Study finds bariatric surgery known as sleeve gastrectomy increases the risk of Barrett’s Esophagus, the precursor to Esophageal Adenocarcinoma – the most prevalent form of Esophageal Cancer in the western world.

Compared with another type of gastric bypass known as Roux-en-Y, sleeve gastrectomy poses a significantly higher risk for Barrett’s Esophagus one year after the procedure, and the relative risk continues to climb with longer periods of follow-up, according to a large study based on propensity matching.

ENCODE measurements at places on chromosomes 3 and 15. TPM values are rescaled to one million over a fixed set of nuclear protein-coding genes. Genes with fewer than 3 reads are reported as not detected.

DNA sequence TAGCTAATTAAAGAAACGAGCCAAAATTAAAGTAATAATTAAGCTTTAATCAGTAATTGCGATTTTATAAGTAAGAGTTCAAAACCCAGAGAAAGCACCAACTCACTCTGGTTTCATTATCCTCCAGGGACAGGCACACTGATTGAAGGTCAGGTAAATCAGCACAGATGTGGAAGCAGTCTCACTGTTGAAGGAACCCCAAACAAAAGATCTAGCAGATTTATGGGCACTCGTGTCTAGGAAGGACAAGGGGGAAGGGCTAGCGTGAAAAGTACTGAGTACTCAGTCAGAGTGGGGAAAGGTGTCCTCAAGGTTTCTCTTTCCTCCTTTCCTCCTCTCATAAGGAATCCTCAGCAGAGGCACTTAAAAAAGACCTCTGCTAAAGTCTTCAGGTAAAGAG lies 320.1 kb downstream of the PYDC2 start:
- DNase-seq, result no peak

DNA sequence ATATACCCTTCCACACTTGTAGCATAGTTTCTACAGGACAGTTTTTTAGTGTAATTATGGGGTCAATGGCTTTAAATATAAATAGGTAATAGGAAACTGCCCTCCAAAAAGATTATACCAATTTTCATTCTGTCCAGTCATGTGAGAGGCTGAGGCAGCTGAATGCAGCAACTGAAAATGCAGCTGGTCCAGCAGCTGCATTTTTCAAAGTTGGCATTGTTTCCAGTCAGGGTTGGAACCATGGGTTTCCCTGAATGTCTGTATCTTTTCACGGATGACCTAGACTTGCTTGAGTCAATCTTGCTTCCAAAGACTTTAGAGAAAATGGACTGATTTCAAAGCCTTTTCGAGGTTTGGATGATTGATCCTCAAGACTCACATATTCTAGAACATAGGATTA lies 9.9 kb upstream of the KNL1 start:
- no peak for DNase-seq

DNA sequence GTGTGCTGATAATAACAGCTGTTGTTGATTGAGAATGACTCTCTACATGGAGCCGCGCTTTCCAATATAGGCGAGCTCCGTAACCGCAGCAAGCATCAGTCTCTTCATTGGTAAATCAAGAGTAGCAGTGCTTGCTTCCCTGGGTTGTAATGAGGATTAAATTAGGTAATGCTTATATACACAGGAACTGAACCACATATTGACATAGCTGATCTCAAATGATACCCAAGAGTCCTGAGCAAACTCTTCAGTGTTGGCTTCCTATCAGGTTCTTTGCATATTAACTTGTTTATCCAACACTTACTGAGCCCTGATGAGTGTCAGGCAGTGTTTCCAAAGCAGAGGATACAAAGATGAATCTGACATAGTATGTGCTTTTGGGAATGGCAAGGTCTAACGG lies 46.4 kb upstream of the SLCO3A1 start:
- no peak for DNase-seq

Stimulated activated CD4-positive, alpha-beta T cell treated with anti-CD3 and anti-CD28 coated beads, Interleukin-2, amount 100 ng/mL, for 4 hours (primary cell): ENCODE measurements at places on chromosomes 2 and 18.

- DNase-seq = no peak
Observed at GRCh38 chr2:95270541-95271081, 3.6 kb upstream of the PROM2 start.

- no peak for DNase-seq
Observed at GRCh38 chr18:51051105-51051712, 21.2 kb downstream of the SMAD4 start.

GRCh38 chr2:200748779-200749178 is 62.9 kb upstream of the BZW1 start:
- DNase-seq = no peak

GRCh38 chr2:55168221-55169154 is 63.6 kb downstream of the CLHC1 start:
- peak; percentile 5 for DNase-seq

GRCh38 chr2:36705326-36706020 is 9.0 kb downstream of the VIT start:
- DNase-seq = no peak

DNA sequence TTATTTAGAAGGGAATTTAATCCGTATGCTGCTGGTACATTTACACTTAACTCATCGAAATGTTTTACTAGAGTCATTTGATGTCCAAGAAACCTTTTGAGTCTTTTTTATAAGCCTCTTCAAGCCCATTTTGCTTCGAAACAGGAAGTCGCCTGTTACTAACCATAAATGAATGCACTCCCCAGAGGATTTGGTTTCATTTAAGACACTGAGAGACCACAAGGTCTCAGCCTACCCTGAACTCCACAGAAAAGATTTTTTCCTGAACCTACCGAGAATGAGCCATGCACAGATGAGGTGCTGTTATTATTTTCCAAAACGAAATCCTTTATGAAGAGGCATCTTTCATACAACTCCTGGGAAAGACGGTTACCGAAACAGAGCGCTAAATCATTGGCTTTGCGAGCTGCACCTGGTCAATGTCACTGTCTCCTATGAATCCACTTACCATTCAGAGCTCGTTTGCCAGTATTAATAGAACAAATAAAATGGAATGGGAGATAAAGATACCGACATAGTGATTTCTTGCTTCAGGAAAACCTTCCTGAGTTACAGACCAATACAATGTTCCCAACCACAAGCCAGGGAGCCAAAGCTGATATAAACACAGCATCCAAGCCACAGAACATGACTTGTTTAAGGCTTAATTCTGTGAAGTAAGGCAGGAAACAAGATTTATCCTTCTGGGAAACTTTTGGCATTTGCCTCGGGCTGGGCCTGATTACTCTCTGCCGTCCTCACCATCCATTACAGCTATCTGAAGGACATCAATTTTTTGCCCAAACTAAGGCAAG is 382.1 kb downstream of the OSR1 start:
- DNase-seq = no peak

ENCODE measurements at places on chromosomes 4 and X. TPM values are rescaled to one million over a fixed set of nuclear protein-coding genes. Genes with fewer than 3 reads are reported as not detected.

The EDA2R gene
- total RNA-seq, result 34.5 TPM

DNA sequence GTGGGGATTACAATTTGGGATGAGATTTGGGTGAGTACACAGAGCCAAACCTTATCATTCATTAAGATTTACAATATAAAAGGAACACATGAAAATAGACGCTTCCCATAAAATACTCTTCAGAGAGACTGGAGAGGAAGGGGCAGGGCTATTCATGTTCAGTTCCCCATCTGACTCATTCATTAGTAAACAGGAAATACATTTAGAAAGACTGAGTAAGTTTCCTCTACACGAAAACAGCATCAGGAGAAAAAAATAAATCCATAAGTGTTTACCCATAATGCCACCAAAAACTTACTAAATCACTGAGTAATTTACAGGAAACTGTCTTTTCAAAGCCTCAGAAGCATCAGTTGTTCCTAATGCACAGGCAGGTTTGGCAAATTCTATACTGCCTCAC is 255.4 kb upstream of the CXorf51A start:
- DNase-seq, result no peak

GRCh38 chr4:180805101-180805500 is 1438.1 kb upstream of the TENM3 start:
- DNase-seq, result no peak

No current guidelines make a firm recommendation for endoscopic surveillance of esophagitis and Barrett’s Esophagus after bariatric surgery, but these data suggest that monitoring “may be warranted at least in high-risk patients after sleeve gastrectomy,” reported lead investigator Yousaf Hadi, MD, a fellow in the gastroenterology program at the West Virginia University School of Medicine, in Morgantown.

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